(In fact, I don't think that during 1935-52 Walsh' August and September present a systematic bias. I'd say there are overlapping and different biases for each year and month and, as a result, the whole period is not consistent at all: August months aren't internally consistent, September months aren't internally consistent and, of course, August and September aren't consistent between them).

Diablobanquisa

September ASIE, new Walsh vs. ours: https://diablobanquisa.files.wordpress.com/2016/03/walsh_ours.png

Now, I adjust Walsh data before 1979 on the basis of the average difference between Walsh data set and satellite observations during the overlapping period 1972-1978 (although I don't think the same bias directly applies before 1953, I also adjust the 1935-1952 period, just to see what happens): https://diablobanquisa.files.wordpress.com/2016/03/walsh_adj_ours.png

Despite some discrepancies, overall both time series closely agree during the whole period. The largest difference is at 1938-1941. It would be interesting to look at these years...

Diablobanquisa

For instance, August 1939. Walsh gives for this month 9.20 M km^2. This is the map: https://diablobanquisa.files.wordpress.com/2016/03/1939_08_w.png

They are using again July (ftp://sidads.colorado.edu/DATASETS/NOAA/G02203/1939_07.jpg ) instead of August (ftp://sidads.colorado.edu/DATASETS/NOAA/G02203/1939_07.jpg ) : look at Baffin.

At Barents, they are also using July Kelly field (Svalbard is ice free because they use ACSYS instead of Kelly field. Sources (light blue is ACSYS): https://diablobanquisa.files.wordpress.com/2016/03/1939_08_w_source.png )

Looking carefully, Chukchi and the area from Mackenzie delta to Coronation Gulf are also derived from July data.

So, big errors and high biases derived from the misplacement of Kelly fields (and, even though they were using the right one, we have seen that Kelly fields themselves are unreliable and non consistent, and likely high biased).

September 1939: Walsh gives 8.46. Walsh' map: https://diablobanquisa.files.wordpress.com/2016/03/1939_09_w.png

- At Baffin Bay, the ice extent is much larger than derived from August DMI map.
- At Mackenzie-Coronation Gulf, the sea ice extent is larger than on August DMI map.
- At Greenland Sea and Svalbard, sea ice extent is much larger than on August DMI and ACSYS (ftp://sidads.colorado.edu/pub/DATASETS/NOAA/G02169/ice_edge_positions/browse/aug/iep19390812.jpg ) maps.
- At Kara Sea, ice extent is larger than on AARI August maps (ftp://sidads.colorado.edu/pub/DATASETS/NOAA/G02176/pngs/1939/w19390821_tc.v0.png ).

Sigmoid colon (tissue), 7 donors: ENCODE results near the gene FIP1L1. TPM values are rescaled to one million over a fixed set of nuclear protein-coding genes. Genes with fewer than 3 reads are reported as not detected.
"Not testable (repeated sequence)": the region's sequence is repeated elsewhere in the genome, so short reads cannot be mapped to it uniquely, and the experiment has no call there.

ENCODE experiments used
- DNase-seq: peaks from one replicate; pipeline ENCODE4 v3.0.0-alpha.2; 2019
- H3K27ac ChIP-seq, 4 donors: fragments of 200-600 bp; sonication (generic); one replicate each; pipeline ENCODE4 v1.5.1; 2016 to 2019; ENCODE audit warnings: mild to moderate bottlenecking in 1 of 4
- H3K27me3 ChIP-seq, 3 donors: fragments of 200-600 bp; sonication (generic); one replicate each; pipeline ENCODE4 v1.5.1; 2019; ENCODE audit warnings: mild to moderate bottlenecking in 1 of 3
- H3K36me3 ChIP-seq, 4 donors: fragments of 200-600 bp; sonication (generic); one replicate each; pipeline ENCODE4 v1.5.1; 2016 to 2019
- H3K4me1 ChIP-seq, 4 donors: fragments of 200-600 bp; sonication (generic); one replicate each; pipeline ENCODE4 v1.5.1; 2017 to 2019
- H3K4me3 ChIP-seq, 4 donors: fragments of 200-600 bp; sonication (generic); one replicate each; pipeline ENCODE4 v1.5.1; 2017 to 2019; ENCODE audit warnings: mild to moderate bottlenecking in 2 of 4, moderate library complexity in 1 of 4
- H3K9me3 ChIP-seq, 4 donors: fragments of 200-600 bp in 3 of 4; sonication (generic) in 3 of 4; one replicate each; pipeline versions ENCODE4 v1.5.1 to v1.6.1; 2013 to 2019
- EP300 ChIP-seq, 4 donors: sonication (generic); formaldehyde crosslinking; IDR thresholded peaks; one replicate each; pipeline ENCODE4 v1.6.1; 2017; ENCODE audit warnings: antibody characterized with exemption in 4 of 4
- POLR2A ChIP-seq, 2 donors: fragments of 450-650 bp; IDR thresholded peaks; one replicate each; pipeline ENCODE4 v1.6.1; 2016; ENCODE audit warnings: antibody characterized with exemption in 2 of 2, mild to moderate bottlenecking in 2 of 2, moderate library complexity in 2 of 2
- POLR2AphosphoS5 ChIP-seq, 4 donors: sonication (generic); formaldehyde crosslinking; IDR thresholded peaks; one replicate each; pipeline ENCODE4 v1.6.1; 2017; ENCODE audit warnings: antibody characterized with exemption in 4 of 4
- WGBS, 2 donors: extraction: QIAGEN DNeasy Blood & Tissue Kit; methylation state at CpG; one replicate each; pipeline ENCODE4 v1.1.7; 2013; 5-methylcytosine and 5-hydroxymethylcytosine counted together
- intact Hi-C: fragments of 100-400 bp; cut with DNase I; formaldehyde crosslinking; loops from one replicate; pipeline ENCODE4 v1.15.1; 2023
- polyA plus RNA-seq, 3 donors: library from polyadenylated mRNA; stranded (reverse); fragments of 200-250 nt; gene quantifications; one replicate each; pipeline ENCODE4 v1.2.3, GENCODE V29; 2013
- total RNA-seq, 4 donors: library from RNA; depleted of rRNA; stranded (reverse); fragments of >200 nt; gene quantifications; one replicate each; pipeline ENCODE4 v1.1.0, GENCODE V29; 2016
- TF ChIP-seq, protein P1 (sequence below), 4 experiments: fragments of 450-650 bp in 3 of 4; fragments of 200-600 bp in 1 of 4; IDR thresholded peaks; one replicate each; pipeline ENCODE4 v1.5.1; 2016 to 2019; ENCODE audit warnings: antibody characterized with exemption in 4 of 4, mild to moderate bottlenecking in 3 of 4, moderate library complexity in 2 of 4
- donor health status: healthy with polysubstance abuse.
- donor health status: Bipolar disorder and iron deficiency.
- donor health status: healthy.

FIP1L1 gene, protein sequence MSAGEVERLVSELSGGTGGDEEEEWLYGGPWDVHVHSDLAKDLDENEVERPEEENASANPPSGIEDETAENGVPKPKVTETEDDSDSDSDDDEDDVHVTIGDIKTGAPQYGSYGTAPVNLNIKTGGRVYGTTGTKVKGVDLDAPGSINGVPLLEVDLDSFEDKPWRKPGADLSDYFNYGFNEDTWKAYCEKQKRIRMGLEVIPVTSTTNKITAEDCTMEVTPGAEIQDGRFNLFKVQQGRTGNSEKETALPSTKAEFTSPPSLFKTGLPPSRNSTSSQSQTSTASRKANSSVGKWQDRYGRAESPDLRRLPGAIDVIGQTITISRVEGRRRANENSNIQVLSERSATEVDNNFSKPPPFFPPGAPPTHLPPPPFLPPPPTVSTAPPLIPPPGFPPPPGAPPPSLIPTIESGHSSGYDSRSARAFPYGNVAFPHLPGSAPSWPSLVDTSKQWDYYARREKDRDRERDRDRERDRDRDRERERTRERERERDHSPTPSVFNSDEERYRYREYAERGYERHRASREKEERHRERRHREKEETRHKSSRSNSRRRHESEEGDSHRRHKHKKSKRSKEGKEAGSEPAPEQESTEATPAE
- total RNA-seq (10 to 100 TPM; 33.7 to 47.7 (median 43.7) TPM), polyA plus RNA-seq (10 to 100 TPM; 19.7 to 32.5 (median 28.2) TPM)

- Overall, all the light blue grid cells look good candidates for the concentration bias issue.

In fact, although seaice_source tells us that Walsh has used source 20, it looks more like source 21. So, instead of an spatial infilling from AARI Sept direct observations, I think they have used a temporal infilling, relying on the previous month, thus relying on Kelly fields (indeed, on July Kelly field!).

So, both August and September 1939 look high biased on the new Walsh dataset.

Diablobanquisa

They are using again July (ftp://sidads.colorado.edu/DATASETS/NOAA/G02203/1939_07.jpg ) instead of August (ftp://sidads.colorado.edu/DATASETS/NOAA/G02203/1939_07.jpg ) : look at Baffin.

ftp://sidads.colorado.edu/DATASETS/NOAA/G02203/1939_08.jpg

Diablobanquisa

1940 is a different story.
August 1940 (Walsh gives 8.16): https://diablobanquisa.files.wordpress.com/2016/03/1940_08_w.png
These are the sources: https://diablobanquisa.files.wordpress.com/2016/03/1940_08_w_source.png

So, they are combining ACSYS and AARI direct observations from Greenland Sea to Bering Strait with analog infilling for the rest of the Arctic.

Now, September 1940 (Walsh gives 8.09): https://diablobanquisa.files.wordpress.com/2016/03/1940_09_w.png

According to seaice_source (https://diablobanquisa.files.wordpress.com/2016/03/1940_09_w_source.png ) they are combining AARI direct observation from Barents to Bering with analog infilling.
However, although the sea ice edge at the Russian sector is quite similar to that in August, the result of the analog infilling is very different: more ice at eastern Beaufort and eastern Chukchi. Greenland Sea also shows more ice than in August.